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However, in this case, the scammers did not upload any new images and neither did they change the usernames.
"It is unclear why these two identifying traits have been discarded.
Following the Linked In hack, password reuse has already been observed as one of the most dangerous of practices and has resulted in data breaches sustained by several high-profile firms.
Each user that signs up to the site via the link in the hacked Instagram account aids the hackers by filling their coffers, as they earn a commission. Unlike similar social media scams where hackers have taken over user accounts to promote adult sites, this particular scam lacks a few notable characteristics.
For instance, in other such scams, Symantec observed that the hacked accounts had a different username, full name, profile picture, bio and more.
According to Symantec security researcher Satnam Narang, the hackers refrained from adding or deleting any of the older pictures already uploaded by the original account holders except the profile image, which was changed by the scammers, was found to be the image of a woman, "regardless of the gender of the actual account owner."Narang said, "Over the last few months, we have observed Instagram accounts being hacked and used to promote adult dating spam.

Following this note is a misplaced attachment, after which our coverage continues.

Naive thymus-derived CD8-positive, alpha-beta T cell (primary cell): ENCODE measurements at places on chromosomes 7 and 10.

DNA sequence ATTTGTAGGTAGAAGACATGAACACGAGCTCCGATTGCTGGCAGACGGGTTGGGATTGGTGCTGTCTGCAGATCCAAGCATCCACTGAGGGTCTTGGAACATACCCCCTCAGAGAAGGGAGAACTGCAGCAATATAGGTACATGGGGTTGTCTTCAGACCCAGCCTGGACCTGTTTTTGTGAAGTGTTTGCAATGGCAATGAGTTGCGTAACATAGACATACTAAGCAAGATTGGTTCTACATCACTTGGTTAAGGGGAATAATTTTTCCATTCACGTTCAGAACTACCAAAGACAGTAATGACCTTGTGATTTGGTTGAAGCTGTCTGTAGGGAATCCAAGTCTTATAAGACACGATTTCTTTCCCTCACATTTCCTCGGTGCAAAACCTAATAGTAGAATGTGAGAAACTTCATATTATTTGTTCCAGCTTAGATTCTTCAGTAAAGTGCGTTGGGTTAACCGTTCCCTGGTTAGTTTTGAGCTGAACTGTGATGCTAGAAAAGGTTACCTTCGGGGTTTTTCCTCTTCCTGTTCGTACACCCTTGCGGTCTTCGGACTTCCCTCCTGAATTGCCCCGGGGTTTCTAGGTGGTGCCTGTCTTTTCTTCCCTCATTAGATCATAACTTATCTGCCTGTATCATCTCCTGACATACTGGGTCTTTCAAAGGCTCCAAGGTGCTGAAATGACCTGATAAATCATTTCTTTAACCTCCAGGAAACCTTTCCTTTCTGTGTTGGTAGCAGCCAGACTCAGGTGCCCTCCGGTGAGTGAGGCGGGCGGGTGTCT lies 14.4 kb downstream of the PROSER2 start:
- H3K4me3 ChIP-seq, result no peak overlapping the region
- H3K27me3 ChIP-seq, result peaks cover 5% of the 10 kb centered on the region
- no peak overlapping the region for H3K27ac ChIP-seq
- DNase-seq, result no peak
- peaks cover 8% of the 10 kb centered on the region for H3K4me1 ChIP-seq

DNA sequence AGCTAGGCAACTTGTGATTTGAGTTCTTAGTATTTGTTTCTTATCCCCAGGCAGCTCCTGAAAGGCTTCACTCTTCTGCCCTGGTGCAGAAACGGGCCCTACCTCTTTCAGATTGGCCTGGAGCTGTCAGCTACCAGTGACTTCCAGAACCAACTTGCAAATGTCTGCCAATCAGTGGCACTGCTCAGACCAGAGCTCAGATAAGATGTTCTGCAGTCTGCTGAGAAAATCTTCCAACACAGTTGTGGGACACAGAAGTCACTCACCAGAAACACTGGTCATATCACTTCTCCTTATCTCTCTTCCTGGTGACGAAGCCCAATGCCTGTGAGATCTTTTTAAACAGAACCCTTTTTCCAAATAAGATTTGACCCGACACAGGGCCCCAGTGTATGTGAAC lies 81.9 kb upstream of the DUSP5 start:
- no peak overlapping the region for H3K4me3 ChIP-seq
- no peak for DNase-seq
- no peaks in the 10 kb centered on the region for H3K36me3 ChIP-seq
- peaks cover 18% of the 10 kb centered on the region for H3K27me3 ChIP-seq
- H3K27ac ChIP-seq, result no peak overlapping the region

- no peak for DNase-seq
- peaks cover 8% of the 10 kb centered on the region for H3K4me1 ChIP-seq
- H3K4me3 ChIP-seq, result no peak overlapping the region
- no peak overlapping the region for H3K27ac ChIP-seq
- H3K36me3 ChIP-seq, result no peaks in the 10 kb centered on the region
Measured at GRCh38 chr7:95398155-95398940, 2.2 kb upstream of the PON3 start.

However, everything else remains in tact, including the modified profile image and link," Narang added.
Weak passwords are the culprit Although it is still unclear as to how the hackers were able to compromise the Instagram accounts, Symantec opines that weak passwords and the practise of reusing passwords are the culprit behind the hacking spree.